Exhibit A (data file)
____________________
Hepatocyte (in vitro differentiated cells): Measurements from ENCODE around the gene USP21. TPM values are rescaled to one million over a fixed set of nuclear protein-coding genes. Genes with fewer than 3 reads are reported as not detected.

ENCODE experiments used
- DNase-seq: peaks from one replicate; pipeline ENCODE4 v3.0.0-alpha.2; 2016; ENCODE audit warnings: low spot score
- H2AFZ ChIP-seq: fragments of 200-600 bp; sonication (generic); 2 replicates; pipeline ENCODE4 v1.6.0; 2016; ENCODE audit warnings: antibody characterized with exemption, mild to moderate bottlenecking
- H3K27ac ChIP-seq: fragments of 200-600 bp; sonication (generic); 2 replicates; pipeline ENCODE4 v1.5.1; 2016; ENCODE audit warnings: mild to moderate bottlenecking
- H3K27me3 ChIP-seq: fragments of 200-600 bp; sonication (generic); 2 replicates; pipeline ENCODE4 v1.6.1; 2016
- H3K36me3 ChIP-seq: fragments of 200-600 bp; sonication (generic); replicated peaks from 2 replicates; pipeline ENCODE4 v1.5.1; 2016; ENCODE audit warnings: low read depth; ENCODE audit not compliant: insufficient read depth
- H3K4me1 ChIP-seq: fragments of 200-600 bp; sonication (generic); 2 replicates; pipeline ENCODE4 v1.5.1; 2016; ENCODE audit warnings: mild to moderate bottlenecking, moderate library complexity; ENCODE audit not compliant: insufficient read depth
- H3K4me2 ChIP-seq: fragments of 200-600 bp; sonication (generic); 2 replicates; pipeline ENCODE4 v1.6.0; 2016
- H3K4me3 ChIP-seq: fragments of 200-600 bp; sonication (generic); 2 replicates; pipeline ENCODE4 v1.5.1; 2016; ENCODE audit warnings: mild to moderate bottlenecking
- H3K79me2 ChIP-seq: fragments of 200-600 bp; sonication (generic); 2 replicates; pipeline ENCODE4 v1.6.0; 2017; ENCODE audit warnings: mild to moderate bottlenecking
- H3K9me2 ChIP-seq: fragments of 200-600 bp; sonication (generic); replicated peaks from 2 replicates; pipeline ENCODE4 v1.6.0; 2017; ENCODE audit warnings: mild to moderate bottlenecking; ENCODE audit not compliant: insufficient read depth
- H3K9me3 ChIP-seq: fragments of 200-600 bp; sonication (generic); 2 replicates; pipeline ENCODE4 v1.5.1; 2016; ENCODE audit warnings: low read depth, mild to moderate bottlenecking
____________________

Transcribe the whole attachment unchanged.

Hepatocyte (in vitro differentiated cells): Measurements from ENCODE around the gene USP21. TPM values are rescaled to one million over a fixed set of nuclear protein-coding genes. Genes with fewer than 3 reads are reported as not detected.

ENCODE experiments used
- DNase-seq: peaks from one replicate; pipeline ENCODE4 v3.0.0-alpha.2; 2016; ENCODE audit warnings: low spot score
- H2AFZ ChIP-seq: fragments of 200-600 bp; sonication (generic); 2 replicates; pipeline ENCODE4 v1.6.0; 2016; ENCODE audit warnings: antibody characterized with exemption, mild to moderate bottlenecking
- H3K27ac ChIP-seq: fragments of 200-600 bp; sonication (generic); 2 replicates; pipeline ENCODE4 v1.5.1; 2016; ENCODE audit warnings: mild to moderate bottlenecking
- H3K27me3 ChIP-seq: fragments of 200-600 bp; sonication (generic); 2 replicates; pipeline ENCODE4 v1.6.1; 2016
- H3K36me3 ChIP-seq: fragments of 200-600 bp; sonication (generic); replicated peaks from 2 replicates; pipeline ENCODE4 v1.5.1; 2016; ENCODE audit warnings: low read depth; ENCODE audit not compliant: insufficient read depth
- H3K4me1 ChIP-seq: fragments of 200-600 bp; sonication (generic); 2 replicates; pipeline ENCODE4 v1.5.1; 2016; ENCODE audit warnings: mild to moderate bottlenecking, moderate library complexity; ENCODE audit not compliant: insufficient read depth
- H3K4me2 ChIP-seq: fragments of 200-600 bp; sonication (generic); 2 replicates; pipeline ENCODE4 v1.6.0; 2016
- H3K4me3 ChIP-seq: fragments of 200-600 bp; sonication (generic); 2 replicates; pipeline ENCODE4 v1.5.1; 2016; ENCODE audit warnings: mild to moderate bottlenecking
- H3K79me2 ChIP-seq: fragments of 200-600 bp; sonication (generic); 2 replicates; pipeline ENCODE4 v1.6.0; 2017; ENCODE audit warnings: mild to moderate bottlenecking
- H3K9me2 ChIP-seq: fragments of 200-600 bp; sonication (generic); replicated peaks from 2 replicates; pipeline ENCODE4 v1.6.0; 2017; ENCODE audit warnings: mild to moderate bottlenecking; ENCODE audit not compliant: insufficient read depth
- H3K9me3 ChIP-seq: fragments of 200-600 bp; sonication (generic); 2 replicates; pipeline ENCODE4 v1.5.1; 2016; ENCODE audit warnings: low read depth, mild to moderate bottlenecking